Firefighters tend to be exceptionally proud of their nations—American, British, French, Japanese, Mexican. Regardless of where you go, we tend to be nationalist in our patriotic love of our homelands, customs, values, history, places, and people. We all feel our country is best, our firefighting methods and our firefighters are best (although we all know who is really the best). We also tend to hold fast to our faith; it buoys us in dark times; guides us in uncertain times; and reminds us to be humble, kind, and forgiving.

Maybe it is because we deal constantly with the uncertainty of life that we recognize how fragile it is and how quickly it all can be swept away. We know life isn’t fair, bad things happen to good people, and sometimes you just can’t do anything to change the outcome. Some folks would call us simple because we love America and what she stands for, and we feel good for anyone else who loves their homeland for what she stands for. Some people will call us stupid for believing in an all-powerful God without being able to prove it. We take solace that really smart folks like Nassim Taleb say, “The absence of evidence is not the evidence of absence.”

Fundamentally in America, your right to believe in, practice, and express what your beliefs are is respected and protected from government interference or control. Where it gets interesting today for firefighters is the growing intolerance of religious freedom and practice and the growing intolerance of patriotic expressions of nationalist pride by intolerant radical minorities. Teleb has taught us that an intolerant vocal minority strategically placed can control almost any community.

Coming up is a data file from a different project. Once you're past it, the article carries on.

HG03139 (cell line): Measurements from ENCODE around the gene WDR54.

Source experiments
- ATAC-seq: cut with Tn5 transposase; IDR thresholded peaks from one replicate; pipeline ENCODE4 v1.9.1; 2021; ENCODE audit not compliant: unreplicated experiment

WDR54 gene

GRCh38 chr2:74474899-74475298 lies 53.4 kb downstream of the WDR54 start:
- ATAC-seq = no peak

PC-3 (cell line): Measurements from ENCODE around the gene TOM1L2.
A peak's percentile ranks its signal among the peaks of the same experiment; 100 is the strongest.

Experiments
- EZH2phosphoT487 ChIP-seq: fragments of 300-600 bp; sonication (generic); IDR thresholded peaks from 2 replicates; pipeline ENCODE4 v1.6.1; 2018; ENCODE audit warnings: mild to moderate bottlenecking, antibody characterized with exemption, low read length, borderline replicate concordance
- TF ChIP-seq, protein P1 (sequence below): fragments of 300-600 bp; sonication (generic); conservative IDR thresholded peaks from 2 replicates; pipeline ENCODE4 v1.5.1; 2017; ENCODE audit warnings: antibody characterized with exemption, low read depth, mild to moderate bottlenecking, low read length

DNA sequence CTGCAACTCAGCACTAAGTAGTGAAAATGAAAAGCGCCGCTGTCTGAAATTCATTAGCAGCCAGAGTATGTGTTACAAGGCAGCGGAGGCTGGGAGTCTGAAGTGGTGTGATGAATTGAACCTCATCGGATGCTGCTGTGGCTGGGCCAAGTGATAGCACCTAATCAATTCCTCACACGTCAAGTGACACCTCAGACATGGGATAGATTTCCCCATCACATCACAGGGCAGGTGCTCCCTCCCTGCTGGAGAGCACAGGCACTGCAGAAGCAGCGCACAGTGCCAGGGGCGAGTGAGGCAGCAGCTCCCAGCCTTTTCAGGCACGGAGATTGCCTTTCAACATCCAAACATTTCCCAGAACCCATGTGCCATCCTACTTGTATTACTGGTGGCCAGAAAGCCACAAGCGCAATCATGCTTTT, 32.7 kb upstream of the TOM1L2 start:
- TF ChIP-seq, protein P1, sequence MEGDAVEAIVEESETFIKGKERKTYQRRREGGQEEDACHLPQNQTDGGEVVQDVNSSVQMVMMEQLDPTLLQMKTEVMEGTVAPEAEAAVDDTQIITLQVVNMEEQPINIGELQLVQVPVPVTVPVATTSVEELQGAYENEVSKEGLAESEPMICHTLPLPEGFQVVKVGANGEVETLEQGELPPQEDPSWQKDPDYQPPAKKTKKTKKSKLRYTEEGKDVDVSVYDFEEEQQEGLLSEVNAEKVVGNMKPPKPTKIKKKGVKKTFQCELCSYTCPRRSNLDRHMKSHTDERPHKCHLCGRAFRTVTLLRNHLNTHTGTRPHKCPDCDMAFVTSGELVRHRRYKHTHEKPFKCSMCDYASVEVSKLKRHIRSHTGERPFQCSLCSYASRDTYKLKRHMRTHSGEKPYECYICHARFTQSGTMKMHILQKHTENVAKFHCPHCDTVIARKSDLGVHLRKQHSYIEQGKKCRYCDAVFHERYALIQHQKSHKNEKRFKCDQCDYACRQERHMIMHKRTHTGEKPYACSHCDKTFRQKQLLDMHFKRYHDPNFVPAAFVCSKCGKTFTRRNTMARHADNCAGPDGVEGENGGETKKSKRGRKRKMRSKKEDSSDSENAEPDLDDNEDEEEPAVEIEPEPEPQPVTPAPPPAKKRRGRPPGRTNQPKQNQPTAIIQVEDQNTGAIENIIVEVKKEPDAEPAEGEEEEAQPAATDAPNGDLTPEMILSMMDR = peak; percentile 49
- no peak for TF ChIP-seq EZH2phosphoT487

Firefighters are nationalists, patriots, because we are so connected to the community; we strive unceasingly to be protectors of its people, its assets, its land. Firefighters approach every day focused on helping our neighbors who may find themselves endangered, regardless of the nature of the danger; regardless of the race, gender, politics, religion, or any other consideration, humanity is first and foremost, in all our endeavors, simply humanity.

Ours is a profession that understands its purpose and meaning in our communities. Ours is a profession that recognizes and celebrates the individual; we have sworn to risk our lives for the individual. That commitment alone does much to help understand our religiosity. Ours is a profession that has pledged to take tremendous risk and spend incredible effort to protect our homes, business, farms, and wilderness.

In the face of the current vocalization of intolerance of patriotism, this fad of animosity toward those of faith, it is important that we remember who we are. It is important to remember that the intolerant minority may sound tough, but they are tough only in crowds. The intolerant minority may insult our patriotism, but they hide behind the very protection it provides. Firefighters are vintage in character. Not all of us are religious, and some of us are not very patriotic, but we are all fierce defenders of the right to express it by those who are.